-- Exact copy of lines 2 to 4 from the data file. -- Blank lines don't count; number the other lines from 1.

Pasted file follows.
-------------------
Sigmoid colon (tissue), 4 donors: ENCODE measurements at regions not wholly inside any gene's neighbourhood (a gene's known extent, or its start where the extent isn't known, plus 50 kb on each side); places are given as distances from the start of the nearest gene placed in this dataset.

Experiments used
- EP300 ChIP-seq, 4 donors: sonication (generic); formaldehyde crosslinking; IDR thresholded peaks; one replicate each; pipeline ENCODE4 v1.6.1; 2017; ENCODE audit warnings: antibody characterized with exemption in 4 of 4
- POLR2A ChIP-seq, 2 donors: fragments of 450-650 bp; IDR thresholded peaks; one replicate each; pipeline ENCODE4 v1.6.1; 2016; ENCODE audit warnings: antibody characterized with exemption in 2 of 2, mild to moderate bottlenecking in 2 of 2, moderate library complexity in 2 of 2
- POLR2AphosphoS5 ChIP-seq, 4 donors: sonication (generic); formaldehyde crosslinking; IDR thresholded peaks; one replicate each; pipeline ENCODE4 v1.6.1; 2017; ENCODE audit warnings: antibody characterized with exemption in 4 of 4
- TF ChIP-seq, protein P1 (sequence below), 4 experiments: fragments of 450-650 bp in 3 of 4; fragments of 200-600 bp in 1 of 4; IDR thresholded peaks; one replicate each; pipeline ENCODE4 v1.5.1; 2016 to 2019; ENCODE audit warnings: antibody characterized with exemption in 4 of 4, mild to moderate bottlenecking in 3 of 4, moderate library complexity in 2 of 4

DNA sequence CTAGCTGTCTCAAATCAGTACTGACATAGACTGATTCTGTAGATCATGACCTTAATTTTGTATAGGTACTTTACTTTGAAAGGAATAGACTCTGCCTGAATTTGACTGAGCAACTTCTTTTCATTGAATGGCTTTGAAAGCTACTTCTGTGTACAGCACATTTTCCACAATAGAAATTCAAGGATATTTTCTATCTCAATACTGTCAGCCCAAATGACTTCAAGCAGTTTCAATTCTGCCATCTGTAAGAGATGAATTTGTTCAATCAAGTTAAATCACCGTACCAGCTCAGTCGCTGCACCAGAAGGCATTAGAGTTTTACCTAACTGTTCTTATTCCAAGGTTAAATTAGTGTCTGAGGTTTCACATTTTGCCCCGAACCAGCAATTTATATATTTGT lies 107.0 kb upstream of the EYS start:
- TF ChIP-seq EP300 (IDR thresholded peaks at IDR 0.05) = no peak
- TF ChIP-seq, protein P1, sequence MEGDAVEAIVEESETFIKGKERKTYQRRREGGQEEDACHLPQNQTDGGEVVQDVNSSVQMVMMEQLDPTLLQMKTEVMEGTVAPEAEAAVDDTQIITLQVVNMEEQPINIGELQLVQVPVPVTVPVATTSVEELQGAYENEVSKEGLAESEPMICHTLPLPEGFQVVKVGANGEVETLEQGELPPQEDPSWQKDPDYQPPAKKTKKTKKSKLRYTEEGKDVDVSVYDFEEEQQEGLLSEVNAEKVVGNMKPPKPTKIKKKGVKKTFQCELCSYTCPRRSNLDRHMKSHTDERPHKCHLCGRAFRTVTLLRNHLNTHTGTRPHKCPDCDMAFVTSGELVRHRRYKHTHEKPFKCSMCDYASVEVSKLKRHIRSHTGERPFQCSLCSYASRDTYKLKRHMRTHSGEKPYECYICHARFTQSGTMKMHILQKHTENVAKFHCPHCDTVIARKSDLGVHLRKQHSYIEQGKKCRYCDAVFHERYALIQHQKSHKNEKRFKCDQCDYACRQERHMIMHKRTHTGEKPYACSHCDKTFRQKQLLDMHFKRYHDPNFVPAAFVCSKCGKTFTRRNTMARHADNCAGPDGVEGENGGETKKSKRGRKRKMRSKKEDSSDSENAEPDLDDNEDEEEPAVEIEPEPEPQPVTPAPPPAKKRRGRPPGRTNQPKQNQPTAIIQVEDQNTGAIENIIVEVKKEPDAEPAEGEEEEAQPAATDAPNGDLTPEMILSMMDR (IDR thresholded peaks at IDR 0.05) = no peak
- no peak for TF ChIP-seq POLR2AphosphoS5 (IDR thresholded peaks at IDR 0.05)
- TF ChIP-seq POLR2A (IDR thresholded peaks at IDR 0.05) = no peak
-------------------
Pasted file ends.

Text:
Experiments used
- EP300 ChIP-seq, 4 donors: sonication (generic); formaldehyde crosslinking; IDR thresholded peaks; one replicate each; pipeline ENCODE4 v1.6.1; 2017; ENCODE audit warnings: antibody characterized with exemption in 4 of 4
- POLR2A ChIP-seq, 2 donors: fragments of 450-650 bp; IDR thresholded peaks; one replicate each; pipeline ENCODE4 v1.6.1; 2016; ENCODE audit warnings: antibody characterized with exemption in 2 of 2, mild to moderate bottlenecking in 2 of 2, moderate library complexity in 2 of 2